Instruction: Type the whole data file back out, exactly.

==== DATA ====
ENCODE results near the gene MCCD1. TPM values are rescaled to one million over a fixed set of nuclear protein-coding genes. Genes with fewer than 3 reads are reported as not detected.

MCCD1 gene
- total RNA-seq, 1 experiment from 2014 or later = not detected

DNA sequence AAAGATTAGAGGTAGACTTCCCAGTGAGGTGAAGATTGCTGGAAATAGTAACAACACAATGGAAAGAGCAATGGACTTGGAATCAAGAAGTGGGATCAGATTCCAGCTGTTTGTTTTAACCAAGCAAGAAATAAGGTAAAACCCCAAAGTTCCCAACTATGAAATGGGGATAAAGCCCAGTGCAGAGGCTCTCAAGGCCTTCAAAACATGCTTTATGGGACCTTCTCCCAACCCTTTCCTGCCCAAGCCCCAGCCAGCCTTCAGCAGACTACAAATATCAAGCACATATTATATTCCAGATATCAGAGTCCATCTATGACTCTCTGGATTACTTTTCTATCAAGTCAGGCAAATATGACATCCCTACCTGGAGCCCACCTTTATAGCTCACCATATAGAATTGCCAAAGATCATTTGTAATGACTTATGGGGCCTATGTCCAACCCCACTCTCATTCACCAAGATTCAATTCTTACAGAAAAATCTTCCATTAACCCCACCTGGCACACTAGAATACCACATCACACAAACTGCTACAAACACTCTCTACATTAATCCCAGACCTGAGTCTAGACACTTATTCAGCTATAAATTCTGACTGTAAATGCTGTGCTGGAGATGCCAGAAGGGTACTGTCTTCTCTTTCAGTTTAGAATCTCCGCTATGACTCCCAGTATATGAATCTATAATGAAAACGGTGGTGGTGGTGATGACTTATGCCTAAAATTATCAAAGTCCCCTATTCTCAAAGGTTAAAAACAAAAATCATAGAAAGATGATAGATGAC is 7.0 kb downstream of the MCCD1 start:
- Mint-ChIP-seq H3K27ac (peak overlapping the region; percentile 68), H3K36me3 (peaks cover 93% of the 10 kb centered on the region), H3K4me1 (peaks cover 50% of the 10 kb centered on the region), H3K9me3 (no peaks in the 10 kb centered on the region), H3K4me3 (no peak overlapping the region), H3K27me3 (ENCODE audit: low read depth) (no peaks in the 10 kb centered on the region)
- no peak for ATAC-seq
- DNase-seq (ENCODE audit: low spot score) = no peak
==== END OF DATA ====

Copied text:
ENCODE results near the gene MCCD1. TPM values are rescaled to one million over a fixed set of nuclear protein-coding genes. Genes with fewer than 3 reads are reported as not detected.

MCCD1 gene
- total RNA-seq, 1 experiment from 2014 or later = not detected

DNA sequence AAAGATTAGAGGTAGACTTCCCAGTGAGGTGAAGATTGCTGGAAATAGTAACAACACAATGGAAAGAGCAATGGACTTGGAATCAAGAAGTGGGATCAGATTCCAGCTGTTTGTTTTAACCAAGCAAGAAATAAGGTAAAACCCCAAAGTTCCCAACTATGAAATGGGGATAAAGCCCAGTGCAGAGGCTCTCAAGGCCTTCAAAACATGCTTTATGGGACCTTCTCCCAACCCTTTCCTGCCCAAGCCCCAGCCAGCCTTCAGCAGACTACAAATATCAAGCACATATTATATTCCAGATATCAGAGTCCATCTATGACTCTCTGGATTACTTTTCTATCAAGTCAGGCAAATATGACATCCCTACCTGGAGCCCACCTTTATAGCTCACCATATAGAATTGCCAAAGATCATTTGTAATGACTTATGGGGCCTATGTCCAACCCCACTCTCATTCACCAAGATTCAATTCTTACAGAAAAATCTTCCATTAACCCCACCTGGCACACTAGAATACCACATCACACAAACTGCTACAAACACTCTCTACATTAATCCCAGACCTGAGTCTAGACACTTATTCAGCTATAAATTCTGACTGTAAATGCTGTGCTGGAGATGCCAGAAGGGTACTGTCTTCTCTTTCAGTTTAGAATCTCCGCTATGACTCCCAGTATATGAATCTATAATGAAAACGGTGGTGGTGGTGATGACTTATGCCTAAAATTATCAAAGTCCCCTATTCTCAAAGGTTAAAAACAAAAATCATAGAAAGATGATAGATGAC is 7.0 kb downstream of the MCCD1 start:
- Mint-ChIP-seq H3K27ac (peak overlapping the region; percentile 68), H3K36me3 (peaks cover 93% of the 10 kb centered on the region), H3K4me1 (peaks cover 50% of the 10 kb centered on the region), H3K9me3 (no peaks in the 10 kb centered on the region), H3K4me3 (no peak overlapping the region), H3K27me3 (ENCODE audit: low read depth) (no peaks in the 10 kb centered on the region)
- no peak for ATAC-seq
- DNase-seq (ENCODE audit: low spot score) = no peak